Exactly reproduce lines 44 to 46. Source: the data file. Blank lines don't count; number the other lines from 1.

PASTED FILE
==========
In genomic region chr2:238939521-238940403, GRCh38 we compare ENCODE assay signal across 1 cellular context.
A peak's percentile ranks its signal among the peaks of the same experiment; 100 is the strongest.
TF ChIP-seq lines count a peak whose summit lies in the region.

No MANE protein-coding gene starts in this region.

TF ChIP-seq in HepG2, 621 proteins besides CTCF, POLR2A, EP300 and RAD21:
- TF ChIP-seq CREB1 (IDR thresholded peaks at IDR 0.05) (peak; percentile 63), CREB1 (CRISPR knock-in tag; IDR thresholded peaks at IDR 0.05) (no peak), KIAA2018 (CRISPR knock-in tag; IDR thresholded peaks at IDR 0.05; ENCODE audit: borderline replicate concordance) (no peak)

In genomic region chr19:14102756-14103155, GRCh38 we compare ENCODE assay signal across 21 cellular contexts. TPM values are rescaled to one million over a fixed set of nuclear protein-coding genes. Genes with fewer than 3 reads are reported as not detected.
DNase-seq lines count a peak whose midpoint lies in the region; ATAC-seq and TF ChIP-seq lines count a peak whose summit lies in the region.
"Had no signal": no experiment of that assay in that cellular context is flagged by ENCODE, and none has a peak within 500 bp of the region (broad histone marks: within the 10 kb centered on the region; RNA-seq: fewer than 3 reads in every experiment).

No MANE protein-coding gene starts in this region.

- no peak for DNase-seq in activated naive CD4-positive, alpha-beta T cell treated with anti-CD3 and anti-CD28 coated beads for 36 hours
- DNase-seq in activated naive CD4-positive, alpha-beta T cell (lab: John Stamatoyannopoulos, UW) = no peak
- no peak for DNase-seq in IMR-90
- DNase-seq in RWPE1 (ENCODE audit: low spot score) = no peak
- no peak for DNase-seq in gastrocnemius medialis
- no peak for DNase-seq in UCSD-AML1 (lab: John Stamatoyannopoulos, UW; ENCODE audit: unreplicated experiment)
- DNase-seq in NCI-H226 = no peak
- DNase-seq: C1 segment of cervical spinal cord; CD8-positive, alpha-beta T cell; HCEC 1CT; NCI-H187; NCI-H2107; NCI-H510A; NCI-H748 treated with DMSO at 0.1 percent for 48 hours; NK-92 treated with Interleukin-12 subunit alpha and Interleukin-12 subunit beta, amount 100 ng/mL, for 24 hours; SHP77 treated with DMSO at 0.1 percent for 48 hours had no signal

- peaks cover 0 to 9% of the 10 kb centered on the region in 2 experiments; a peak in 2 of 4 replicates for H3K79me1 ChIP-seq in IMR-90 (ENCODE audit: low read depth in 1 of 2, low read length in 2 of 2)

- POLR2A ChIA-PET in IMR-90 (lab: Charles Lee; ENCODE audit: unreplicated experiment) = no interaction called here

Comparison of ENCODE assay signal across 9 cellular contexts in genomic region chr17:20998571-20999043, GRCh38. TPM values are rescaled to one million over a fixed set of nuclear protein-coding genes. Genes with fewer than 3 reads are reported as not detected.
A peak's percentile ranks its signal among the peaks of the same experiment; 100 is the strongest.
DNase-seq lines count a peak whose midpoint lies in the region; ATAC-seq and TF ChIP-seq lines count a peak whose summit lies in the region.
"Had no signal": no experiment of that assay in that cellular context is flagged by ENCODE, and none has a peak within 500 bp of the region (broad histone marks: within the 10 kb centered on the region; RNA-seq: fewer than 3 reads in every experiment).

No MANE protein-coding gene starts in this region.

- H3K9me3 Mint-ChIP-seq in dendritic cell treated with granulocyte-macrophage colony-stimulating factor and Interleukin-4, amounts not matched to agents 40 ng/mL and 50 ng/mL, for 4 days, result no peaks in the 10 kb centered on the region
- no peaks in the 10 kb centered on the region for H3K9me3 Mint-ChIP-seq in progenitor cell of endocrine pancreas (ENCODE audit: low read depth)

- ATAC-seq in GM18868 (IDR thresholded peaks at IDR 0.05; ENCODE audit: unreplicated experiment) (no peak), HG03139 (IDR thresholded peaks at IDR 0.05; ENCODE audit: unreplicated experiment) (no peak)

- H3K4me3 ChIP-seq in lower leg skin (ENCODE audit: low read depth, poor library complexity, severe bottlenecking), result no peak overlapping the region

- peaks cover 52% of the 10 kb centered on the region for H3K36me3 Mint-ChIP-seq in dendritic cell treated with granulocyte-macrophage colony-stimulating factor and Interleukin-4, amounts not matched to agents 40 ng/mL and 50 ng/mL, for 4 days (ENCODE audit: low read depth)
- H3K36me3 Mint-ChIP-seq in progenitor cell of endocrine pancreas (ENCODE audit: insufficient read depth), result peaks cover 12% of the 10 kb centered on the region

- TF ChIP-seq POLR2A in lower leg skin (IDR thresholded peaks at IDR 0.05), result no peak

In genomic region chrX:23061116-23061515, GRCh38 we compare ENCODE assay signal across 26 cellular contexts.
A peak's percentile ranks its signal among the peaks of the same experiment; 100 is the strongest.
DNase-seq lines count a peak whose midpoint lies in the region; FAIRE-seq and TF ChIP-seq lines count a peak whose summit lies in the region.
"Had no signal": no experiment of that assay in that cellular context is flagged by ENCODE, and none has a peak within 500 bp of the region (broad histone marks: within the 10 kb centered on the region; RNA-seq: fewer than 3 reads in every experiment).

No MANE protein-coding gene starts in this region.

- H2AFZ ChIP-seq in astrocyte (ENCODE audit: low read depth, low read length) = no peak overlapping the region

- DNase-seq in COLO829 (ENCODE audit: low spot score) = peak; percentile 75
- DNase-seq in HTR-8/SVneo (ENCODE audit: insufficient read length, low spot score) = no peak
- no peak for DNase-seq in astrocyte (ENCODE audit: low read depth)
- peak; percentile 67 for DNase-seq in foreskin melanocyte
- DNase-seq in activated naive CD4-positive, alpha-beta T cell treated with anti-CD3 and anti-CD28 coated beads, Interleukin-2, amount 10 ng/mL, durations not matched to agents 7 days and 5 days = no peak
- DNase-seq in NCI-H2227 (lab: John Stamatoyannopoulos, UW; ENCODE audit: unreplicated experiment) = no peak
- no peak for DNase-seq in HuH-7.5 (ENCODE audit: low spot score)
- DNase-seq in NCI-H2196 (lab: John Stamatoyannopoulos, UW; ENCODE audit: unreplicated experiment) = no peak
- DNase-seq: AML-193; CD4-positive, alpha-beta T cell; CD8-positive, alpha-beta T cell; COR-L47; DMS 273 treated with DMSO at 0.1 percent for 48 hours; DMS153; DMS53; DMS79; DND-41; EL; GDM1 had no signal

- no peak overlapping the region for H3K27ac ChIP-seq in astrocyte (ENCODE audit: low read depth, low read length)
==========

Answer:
- DNase-seq in NCI-H2227 (lab: John Stamatoyannopoulos, UW; ENCODE audit: unreplicated experiment) = no peak
- no peak for DNase-seq in HuH-7.5 (ENCODE audit: low spot score)
- DNase-seq in NCI-H2196 (lab: John Stamatoyannopoulos, UW; ENCODE audit: unreplicated experiment) = no peak